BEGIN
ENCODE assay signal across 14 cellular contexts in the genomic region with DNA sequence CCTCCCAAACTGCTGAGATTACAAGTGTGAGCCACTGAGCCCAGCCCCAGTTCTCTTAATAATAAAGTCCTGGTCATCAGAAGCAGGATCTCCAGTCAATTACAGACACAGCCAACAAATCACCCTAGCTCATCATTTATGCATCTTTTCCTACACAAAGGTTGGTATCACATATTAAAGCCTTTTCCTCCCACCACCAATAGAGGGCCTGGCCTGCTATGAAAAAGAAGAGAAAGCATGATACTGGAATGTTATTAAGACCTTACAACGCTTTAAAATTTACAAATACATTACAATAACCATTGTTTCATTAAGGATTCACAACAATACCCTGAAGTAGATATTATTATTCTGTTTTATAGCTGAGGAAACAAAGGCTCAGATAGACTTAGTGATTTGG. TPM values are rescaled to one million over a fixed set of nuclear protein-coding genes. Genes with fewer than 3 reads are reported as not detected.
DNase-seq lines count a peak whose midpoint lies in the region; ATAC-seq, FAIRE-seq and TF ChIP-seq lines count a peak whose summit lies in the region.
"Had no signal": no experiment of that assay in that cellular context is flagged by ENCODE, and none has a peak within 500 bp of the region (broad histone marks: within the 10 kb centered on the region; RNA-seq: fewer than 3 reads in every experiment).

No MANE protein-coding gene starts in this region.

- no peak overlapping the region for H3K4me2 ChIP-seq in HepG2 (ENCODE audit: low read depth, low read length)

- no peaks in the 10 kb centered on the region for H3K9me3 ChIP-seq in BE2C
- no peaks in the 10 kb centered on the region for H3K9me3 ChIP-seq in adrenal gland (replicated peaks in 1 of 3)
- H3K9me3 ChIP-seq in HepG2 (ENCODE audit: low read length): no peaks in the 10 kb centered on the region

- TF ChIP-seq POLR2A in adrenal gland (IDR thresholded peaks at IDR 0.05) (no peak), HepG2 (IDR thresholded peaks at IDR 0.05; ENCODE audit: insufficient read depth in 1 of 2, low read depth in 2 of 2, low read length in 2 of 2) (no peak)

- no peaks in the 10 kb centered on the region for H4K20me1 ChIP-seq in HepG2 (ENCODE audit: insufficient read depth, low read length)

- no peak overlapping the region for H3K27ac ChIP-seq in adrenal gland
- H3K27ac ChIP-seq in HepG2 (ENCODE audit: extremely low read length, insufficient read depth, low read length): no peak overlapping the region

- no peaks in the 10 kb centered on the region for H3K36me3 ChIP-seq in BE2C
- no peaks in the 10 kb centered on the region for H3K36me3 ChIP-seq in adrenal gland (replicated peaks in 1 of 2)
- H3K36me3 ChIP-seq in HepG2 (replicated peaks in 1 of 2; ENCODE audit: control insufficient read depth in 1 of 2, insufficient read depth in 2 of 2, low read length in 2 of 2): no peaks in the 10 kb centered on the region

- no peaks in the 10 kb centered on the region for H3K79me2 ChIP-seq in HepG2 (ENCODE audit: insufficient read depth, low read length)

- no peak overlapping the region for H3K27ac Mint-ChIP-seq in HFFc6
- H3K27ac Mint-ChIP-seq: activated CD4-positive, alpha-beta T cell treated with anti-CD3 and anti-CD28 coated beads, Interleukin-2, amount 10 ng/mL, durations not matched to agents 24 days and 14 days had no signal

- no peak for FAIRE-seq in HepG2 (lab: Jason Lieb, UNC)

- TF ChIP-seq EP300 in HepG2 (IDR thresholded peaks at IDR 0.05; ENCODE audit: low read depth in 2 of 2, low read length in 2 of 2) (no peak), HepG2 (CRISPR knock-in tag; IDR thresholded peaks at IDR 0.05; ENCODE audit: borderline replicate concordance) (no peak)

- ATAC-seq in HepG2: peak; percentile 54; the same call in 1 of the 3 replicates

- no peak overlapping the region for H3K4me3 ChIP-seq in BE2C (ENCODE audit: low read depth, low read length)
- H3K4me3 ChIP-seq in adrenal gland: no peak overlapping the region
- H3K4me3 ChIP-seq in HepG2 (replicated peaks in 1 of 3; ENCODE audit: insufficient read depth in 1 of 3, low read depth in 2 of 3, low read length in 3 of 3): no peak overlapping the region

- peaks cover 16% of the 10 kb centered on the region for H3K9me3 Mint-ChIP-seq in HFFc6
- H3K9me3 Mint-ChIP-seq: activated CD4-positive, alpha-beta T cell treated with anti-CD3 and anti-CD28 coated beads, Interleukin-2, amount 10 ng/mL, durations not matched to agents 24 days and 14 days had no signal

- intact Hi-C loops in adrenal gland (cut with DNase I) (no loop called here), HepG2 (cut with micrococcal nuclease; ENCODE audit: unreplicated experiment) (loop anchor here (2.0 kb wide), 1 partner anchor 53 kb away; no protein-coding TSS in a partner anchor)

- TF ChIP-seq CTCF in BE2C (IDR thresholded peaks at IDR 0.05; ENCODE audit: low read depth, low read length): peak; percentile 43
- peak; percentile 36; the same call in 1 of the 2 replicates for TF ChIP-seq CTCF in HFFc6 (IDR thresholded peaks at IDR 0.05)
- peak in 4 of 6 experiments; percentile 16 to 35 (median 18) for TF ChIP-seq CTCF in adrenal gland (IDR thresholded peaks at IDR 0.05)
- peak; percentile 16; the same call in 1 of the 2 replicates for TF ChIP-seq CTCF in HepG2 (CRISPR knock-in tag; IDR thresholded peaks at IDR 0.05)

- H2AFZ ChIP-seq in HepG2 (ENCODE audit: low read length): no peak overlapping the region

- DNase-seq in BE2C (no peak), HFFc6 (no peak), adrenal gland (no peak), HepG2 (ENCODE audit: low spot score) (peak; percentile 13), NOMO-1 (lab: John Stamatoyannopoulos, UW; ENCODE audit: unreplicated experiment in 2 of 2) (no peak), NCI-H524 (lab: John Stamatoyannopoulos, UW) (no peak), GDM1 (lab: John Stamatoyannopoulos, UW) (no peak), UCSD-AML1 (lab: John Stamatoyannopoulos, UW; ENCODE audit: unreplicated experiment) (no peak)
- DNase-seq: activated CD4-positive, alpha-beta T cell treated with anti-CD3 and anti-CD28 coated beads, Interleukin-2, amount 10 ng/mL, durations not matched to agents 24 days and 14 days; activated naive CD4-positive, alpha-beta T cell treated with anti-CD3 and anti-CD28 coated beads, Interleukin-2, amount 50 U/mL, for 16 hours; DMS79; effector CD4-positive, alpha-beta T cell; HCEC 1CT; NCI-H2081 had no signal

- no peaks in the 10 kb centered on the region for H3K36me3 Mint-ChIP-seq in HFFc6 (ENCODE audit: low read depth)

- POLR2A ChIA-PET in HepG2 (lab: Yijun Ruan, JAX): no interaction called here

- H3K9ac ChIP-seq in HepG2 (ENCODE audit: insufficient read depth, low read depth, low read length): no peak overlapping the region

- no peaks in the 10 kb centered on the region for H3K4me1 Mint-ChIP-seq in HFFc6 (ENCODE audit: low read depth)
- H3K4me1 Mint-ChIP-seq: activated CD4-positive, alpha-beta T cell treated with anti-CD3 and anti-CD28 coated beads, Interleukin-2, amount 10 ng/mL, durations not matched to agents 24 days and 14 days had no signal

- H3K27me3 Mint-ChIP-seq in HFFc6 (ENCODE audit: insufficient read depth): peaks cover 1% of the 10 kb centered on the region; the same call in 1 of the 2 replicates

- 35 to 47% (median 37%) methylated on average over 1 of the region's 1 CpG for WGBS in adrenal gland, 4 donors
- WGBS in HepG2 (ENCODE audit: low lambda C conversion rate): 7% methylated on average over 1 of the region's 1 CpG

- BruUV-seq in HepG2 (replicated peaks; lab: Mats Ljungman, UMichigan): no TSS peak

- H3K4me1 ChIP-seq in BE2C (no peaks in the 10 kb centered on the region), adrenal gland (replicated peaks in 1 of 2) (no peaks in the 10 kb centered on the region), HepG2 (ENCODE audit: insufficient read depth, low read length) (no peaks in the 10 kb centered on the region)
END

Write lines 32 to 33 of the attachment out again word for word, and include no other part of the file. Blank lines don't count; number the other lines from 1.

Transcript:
- H2AFZ ChIP-seq in HepG2 (ENCODE audit: low read length): no peak overlapping the region

- DNase-seq in BE2C (no peak), HFFc6 (no peak), adrenal gland (no peak), HepG2 (ENCODE audit: low spot score) (peak; percentile 13), NOMO-1 (lab: John Stamatoyannopoulos, UW; ENCODE audit: unreplicated experiment in 2 of 2) (no peak), NCI-H524 (lab: John Stamatoyannopoulos, UW) (no peak), GDM1 (lab: John Stamatoyannopoulos, UW) (no peak), UCSD-AML1 (lab: John Stamatoyannopoulos, UW; ENCODE audit: unreplicated experiment) (no peak)